Reflections on Seattle’s North-South Divide After a City Council Debate


Here’s a statistic that got my attention: police response times in Seattle’s North End are 90 percent slower than in the South End.

Why? There are three Council Districts in Seattle’s North End, but only one Seattle Police Department Precinct office. In the South End, with four Districts, there are four precinct offices. (And you may remember the big battle that nixed a new North End precinct office, led by Councilmember Kshama Sawant, a couple years back.)

The District Six Candidates, who will represent roughly Ballard, Wallingford, and Fremont, are Dan Strauss and Heidi Wills. Wills was on the City Council 20 years ago. Since then she’s been a small business owner and executive of an NGO. Strauss, a Ballard native, has worked in legislators offices in Oregon and Washington. Currently, he is a legislative aide to City Council member Sally Bagshaw.

Both seemed to me solid citizens and fine candidates. Wills may be a better politician, speaking a little more to the gut or heart and wrapping her statements in vignettes and narratives. Strauss has a warm, can-do spirit, but often speaks in the jargon of a City Hall insider.

I salute them both for running and being willing to serve on the Council. I guess there are some upsides, but mostly it’s a labor of love . . . and extraordinary patience.

But back to the Seattle North/South business. One of the well-established narratives in Seattle is that the North End is wealthier, whiter, and better resourced, while the South end is chronically neglected. The South End, historically, is where more people of color live. Well, apparently that isn’t true when it comes to policing. Although I can imagine some would argue that this is the exception that proves the point.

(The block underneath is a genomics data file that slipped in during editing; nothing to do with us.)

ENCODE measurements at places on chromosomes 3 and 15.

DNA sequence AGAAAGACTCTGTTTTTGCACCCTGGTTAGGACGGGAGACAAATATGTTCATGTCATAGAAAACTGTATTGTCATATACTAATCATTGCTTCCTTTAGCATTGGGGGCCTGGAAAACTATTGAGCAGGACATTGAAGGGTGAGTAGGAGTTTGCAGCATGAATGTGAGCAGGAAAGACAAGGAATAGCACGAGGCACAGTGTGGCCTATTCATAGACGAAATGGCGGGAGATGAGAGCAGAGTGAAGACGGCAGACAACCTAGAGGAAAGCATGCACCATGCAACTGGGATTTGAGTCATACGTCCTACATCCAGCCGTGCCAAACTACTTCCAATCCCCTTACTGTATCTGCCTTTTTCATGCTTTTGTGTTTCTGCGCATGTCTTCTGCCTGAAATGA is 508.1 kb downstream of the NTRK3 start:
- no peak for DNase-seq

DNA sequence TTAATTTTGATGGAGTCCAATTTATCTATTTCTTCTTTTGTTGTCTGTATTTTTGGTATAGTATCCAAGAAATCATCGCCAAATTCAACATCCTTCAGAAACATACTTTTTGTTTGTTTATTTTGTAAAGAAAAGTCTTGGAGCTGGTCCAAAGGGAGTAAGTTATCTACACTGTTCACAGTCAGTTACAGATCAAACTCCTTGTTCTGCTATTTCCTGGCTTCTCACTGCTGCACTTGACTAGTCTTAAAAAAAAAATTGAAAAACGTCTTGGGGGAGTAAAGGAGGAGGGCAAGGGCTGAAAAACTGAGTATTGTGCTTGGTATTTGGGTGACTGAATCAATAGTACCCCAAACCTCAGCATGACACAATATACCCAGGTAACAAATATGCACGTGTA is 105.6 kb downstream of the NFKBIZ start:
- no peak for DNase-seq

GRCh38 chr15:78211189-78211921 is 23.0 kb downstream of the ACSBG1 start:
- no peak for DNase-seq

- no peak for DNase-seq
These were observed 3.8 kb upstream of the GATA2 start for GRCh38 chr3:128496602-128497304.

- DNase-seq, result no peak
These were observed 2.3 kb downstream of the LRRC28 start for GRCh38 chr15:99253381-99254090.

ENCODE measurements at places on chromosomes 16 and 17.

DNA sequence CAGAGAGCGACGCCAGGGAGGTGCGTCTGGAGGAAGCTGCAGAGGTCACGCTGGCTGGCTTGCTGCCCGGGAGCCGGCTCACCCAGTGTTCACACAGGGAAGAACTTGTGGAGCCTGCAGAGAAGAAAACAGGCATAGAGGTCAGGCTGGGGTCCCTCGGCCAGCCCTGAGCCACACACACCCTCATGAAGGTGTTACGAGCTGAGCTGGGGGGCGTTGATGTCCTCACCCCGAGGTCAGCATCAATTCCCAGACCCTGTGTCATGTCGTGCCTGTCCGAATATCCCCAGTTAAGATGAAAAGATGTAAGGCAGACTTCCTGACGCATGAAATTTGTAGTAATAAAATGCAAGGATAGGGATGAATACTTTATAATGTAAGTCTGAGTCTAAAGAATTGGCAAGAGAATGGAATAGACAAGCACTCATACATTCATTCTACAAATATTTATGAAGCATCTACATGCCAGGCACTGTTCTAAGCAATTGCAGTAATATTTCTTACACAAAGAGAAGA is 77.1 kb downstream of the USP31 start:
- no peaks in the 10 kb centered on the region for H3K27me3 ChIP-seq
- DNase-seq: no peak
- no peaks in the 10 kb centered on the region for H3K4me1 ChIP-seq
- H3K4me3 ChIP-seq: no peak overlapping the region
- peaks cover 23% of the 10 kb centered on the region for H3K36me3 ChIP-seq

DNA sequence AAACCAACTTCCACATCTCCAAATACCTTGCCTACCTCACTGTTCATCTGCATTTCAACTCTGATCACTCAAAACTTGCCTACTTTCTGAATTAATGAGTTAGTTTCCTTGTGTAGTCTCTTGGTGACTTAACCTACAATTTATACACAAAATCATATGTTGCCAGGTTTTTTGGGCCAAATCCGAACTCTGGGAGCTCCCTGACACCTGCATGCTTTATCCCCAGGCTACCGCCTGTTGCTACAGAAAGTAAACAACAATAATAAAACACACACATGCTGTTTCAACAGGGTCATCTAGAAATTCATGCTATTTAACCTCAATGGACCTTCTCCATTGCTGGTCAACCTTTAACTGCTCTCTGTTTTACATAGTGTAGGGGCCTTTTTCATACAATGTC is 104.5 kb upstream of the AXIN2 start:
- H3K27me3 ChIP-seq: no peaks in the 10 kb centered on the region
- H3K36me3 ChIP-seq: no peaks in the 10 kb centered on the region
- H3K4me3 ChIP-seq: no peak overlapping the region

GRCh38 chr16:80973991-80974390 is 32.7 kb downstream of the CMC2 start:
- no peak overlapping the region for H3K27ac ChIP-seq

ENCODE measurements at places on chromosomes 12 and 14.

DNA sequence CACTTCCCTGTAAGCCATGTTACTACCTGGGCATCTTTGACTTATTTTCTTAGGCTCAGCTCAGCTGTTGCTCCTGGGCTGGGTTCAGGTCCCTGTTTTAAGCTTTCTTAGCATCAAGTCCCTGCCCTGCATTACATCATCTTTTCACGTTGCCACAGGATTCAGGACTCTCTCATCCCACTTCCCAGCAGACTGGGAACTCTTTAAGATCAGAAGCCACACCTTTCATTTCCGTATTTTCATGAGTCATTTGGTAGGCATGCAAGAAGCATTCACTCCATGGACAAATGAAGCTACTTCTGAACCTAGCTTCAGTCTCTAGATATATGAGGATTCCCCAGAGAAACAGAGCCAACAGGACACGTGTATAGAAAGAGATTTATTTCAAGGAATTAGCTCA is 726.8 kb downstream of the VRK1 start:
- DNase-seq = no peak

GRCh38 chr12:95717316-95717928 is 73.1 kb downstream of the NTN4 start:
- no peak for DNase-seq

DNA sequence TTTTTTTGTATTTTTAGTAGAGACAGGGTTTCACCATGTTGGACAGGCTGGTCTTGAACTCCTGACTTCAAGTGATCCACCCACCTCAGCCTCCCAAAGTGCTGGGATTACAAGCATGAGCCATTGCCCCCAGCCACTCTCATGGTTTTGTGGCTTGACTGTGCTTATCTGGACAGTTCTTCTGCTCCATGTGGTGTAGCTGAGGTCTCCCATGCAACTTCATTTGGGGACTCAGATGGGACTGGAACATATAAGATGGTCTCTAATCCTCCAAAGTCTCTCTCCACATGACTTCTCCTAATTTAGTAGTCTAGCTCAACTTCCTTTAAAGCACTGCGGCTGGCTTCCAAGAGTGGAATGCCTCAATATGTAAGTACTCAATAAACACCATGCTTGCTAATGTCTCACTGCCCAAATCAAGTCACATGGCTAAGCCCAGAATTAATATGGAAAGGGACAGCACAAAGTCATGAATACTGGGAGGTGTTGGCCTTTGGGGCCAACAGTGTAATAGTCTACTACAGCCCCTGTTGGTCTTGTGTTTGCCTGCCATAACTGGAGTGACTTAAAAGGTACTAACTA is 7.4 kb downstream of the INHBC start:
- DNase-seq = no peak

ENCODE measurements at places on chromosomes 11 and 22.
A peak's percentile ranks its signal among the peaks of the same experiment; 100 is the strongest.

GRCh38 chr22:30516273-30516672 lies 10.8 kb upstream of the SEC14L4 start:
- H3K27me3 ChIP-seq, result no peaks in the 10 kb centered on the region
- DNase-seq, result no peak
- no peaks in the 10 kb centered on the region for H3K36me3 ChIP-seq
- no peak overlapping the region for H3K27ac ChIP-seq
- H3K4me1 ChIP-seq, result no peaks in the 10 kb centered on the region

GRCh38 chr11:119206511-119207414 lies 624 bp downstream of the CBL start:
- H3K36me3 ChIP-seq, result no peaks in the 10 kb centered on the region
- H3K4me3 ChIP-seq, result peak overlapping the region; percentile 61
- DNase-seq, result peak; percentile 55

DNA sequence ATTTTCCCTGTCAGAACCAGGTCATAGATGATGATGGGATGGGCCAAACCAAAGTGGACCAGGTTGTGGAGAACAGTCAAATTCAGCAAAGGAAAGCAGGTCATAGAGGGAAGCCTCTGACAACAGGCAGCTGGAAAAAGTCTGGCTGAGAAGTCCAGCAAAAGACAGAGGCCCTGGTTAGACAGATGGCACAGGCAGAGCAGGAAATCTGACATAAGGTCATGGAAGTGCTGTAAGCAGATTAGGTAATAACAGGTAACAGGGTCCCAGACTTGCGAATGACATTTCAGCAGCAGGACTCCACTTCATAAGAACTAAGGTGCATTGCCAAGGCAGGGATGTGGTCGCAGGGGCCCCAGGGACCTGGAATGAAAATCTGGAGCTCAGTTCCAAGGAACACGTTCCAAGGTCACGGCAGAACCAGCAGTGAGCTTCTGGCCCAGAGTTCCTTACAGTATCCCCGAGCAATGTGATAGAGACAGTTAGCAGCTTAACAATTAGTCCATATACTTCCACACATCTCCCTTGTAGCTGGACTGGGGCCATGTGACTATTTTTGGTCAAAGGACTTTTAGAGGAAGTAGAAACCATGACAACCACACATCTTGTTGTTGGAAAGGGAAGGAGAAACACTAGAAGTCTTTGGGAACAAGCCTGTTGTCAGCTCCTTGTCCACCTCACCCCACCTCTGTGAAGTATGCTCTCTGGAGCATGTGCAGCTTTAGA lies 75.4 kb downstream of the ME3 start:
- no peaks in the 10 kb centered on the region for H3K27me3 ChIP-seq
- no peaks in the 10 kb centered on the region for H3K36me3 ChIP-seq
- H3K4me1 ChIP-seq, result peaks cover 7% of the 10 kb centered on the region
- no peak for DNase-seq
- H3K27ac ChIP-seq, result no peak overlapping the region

We lived in the South End, near Columbia City, for 25 years. We lived in what was, at the time of the 2010 census, “America’s Most Diverse Zipcode.” (Sounds like a TV show, doesn’t it? How about “Desperate Housewives in America’s Most Diverse Zipcode”?) We’ve now lived in the North End, specifically Ballard, for 4 plus years.

My own take is that the “North gets more, South gets less” is bunk. My non-scientific impressionistic view, based on living in both, is that there were more community centers, parks, recreation facilities, public transit, and so on in the South End than up here in the North. Light rail came to Columbia City in 2008. It is scheduled to get to Ballard in 2035. Still, it is the kind of narrative that once installed is hard to shake.

Candidate Wills remarked, at one point, that Ballard is one of Seattle’s two “industrial districts.” The other must be SoDo (South of the Kingdome, which is sort of obsolete as the Kingdome, once the home of the Seattle Mariners, was blown up in 1995). The stereotype of Ballard is that is where all the Scandinavians live. Historically, there’s truth in that. Today less so. But Ballard is also quite a gritty and industrial area and waterfront. That could be one reason we have so many brew pubs: cheaper real estate in industrial areas.